We can feel as strong as a lion, eager and hungry for summits and ascents only as long as our bodies and minds allow us to. But as the years go by, inside we know that this can’t last forever. Age, motivation, work and, above all, accidents and injuries change us, they shape us and often decide for us when it’s time to stop. Talking of injuries, since 1994, when that serious accident put an end to my career as a skier, year after year, operation after operation, the doctors have predicted the end of alpinism for me. When I was young they seriously doubted if I would ever walk or run again, and now thanks to two cervical herniated discs, when they think I should stop there is only one thing I can do: prove them wrong once again.

‘All good, except...’ would be the ideal title for this experience in a magical part of Pakistan. I went there with Daniele Bernasconi to attempt a first ascent on the virgin north face of Ogre, one of the most difficult futuristic projects of our time, and probably one of the most intriguing mountaineering challenges in years to come. This magical place, Snow Lake, is remarkably unique: geographically it’s at Himalayan altitudes, and it’s like the Antarctic with Patagonian style weather conditions (or at least it was in the summer of 2012), making even an apparently straightforward ascent tough and dangerous. It’s a place where you need to ski to approach the base of the mountains, even in summer, and carry your material on sleds like in Alaska. All these features make this a one-of-a-kind place in Karakoram, and possibly even in the whole of the Himalayas. The ‘except...’, alas, is the fact that we didn’t succeed with our ascent of Ogre. The bad weather stopped us. In compensation we managed to climb three easier virgin peaks, the highest being 6400 metres. Once again I try to look at the glass as half full: it means I have an excuse to come back to Ogre...

For this wonderful climb on Monte Rosa that concluded the Exploring the Alps trilogy, it seems right that my extra special rope partner for the occasion, my father, should tell you about the experience: ‘A year after the Matterhorn, I roped up again with my son to attempt a new route on the southeast face of Punta Gnifetti. It goes without saying that for a father, to plan, and of course to succeed in an enterprise together with your son is one of the most unforgettable experiences there is. Even more so because, on a technical note, the idea was to go and find a previously unexplored route. Of course, the night before, I was kept awake by doubts and worries; what concerned me most was the fear of anything happening, as the risk for our family was double this time, and when establishing any new route you don’t always have the chance to fully weigh up all the risks involved. Compared with the Matterhorn winter ascent in 2010, this climb on Monte Rosa was brighter and sunnier, thanks to the exceptionally mild late-September weather. On the Matterhorn couloir, on the other hand, it was winter, and you could feel the cold walls of the mountain as if they wanted to embrace you and let you go no further.’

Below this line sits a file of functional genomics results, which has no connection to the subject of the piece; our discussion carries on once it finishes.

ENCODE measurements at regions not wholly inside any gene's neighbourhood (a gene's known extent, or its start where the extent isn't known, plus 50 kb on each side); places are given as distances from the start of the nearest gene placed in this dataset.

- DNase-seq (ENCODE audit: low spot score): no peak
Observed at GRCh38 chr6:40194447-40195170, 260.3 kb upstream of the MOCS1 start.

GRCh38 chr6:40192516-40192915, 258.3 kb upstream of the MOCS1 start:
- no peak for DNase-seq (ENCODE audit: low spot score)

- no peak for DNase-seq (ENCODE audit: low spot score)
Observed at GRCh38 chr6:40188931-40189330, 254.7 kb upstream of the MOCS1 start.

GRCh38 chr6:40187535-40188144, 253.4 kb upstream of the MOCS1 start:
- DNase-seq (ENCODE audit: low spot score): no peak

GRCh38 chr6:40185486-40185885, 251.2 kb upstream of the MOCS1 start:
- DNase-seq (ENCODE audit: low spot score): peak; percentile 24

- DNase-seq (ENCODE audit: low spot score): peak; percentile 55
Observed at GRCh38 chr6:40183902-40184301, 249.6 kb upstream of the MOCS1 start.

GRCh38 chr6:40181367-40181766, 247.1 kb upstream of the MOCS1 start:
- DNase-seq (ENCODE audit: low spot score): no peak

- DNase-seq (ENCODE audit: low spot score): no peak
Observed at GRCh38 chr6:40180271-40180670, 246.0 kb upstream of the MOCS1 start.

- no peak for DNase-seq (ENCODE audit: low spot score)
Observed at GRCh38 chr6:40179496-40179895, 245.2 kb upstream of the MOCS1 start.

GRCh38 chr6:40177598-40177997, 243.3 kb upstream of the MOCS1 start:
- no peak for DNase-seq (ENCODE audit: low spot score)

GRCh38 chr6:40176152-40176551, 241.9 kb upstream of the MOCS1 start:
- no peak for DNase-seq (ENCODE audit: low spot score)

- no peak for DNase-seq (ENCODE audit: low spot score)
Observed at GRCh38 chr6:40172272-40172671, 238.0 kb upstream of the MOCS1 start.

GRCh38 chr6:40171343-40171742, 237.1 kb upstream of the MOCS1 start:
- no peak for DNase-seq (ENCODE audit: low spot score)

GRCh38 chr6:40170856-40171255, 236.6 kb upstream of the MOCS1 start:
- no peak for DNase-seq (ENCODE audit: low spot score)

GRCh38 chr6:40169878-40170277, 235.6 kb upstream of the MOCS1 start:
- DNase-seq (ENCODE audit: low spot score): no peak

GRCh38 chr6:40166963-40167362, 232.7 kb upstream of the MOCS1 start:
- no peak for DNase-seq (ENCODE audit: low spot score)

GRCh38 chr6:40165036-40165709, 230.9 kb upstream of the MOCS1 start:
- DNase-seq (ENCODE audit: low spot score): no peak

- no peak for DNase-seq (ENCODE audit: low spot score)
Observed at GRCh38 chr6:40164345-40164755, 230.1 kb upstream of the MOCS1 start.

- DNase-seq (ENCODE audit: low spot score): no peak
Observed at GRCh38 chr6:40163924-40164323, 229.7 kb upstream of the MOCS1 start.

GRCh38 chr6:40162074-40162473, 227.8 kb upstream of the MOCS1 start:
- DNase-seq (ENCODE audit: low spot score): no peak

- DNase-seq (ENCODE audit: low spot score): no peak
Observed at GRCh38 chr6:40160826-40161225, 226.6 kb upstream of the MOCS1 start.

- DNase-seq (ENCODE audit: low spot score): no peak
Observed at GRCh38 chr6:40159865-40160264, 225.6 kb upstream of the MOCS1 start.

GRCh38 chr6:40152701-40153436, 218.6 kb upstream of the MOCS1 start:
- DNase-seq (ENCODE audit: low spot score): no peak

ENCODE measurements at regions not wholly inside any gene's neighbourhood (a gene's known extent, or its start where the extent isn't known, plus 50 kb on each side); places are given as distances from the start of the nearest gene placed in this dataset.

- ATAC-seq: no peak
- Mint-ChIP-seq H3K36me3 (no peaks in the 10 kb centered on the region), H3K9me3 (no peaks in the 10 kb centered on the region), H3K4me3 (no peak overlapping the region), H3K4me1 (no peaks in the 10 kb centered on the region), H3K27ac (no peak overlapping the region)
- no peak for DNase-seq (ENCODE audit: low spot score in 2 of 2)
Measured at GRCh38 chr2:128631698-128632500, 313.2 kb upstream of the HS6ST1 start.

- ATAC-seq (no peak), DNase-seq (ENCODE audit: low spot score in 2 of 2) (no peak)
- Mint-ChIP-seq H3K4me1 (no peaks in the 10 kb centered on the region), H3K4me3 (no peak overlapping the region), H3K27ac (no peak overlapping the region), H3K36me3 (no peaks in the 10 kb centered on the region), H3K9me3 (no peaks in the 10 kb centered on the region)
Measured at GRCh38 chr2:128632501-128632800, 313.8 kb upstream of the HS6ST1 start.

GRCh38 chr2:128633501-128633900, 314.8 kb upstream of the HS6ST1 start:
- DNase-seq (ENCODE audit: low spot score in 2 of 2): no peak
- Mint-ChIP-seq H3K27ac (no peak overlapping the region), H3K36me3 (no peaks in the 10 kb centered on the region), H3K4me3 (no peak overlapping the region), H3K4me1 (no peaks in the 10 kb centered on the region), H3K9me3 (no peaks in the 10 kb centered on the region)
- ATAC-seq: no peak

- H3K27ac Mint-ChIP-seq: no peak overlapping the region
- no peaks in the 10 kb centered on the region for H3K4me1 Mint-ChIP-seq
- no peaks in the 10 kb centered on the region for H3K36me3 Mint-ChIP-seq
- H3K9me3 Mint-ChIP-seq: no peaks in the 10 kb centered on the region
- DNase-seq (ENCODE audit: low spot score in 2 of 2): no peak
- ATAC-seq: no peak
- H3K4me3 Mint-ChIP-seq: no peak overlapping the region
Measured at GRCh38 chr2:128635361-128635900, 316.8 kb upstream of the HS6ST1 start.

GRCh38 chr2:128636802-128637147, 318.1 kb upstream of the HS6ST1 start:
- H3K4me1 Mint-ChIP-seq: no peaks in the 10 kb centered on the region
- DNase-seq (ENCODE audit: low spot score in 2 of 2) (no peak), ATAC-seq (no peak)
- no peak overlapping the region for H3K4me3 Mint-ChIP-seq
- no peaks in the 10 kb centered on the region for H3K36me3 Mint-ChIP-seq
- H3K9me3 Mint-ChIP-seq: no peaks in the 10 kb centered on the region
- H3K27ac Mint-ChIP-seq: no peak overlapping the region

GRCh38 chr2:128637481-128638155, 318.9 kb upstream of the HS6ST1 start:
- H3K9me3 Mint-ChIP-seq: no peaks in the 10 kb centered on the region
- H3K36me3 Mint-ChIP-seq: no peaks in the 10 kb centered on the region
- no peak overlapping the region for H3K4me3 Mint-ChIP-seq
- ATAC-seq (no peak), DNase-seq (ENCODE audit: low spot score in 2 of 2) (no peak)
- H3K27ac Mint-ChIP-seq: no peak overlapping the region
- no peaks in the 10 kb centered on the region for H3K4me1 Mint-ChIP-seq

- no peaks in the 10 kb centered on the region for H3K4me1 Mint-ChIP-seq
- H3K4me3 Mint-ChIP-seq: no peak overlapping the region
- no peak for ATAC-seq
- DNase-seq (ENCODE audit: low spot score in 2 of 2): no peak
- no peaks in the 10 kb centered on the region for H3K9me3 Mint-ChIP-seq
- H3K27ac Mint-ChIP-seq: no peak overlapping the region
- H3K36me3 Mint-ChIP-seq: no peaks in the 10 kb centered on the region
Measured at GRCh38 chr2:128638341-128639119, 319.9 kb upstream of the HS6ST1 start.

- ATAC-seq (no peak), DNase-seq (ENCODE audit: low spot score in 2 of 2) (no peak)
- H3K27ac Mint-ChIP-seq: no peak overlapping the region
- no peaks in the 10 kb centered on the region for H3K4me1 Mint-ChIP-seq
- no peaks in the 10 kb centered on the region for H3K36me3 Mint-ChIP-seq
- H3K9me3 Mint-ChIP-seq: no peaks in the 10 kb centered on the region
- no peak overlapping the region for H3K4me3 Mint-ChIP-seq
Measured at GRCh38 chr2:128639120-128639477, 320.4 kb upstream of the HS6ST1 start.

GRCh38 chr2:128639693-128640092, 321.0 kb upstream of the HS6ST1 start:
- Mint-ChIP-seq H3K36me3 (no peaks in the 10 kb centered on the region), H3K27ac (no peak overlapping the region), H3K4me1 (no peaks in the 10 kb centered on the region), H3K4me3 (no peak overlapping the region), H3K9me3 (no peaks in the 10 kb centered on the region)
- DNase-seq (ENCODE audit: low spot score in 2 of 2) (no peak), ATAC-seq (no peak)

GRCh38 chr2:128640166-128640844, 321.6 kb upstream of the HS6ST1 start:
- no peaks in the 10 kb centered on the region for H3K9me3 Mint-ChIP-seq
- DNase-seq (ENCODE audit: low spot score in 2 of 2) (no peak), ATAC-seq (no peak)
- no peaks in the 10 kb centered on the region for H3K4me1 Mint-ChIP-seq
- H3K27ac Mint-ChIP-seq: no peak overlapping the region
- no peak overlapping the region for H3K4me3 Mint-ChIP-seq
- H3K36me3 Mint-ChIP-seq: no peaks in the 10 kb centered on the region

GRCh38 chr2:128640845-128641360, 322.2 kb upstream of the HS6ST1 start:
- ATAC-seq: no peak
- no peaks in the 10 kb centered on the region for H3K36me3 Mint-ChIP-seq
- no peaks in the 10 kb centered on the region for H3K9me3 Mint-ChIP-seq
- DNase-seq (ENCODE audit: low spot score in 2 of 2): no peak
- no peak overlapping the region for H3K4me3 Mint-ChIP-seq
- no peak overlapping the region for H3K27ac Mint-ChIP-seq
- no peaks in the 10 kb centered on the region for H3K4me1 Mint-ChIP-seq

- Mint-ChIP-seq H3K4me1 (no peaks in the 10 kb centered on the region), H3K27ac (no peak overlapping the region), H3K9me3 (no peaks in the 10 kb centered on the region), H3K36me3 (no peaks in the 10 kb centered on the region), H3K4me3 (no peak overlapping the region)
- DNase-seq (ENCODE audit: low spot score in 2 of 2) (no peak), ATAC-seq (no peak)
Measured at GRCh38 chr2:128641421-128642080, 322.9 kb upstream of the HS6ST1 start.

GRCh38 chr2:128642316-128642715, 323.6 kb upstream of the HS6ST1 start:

Heavy snowfall had made the south face of Mont Blanc even wilder and more severe. The pace was slow, but we weren’t in a rush. The silence was broken only by the sound of seracs collapsing and some avalanches. It was the middle of summer, but the conditions made it feel like winter: all the couloirs on the south side were in perfect condition for climbing; everything sparkled, the snow, the ice, even the red granite. We had chosen the south side because it’s less crowded, and also to mark the 50th anniversary of the epic attempt, which sadly ended in tragedy, to climb the Central Pillar of Frêney by a French party led by Pierre Mazeud and an Italian party led by Walter Bonatti. Things went much, much better for us, even though conditions were not great. We climbed a few pitches following a crack, followed by a rough slab, a technical ridge, then up over a few snow-covered rock ledges where we used crampons and then some more physically demanding pitches, all of it stunning. We finally reached the top of the pillar, and it was midnight by the time we reached the summit of Mont Blanc de Courmayeur. The weather was good and we had sleeping mats and warm sleeping bags. Maybe it wasn’t the comfiest of places to stay, with our feet dangling into space, but it was a clear and starry night; the lack of wind and the temperature just below freezing gave us the opportunity we had hoped to find and which we simply couldn’t turn down: the chance to watch a beautiful sunrise from the highest point in the Alps. As the sun emerged on the horizon it shone on us and warmed us. Part two of the Exploring the Alps trilogy was complete, thanks to another great adventure on my doorstep, shared with Eneko and Iker Pou.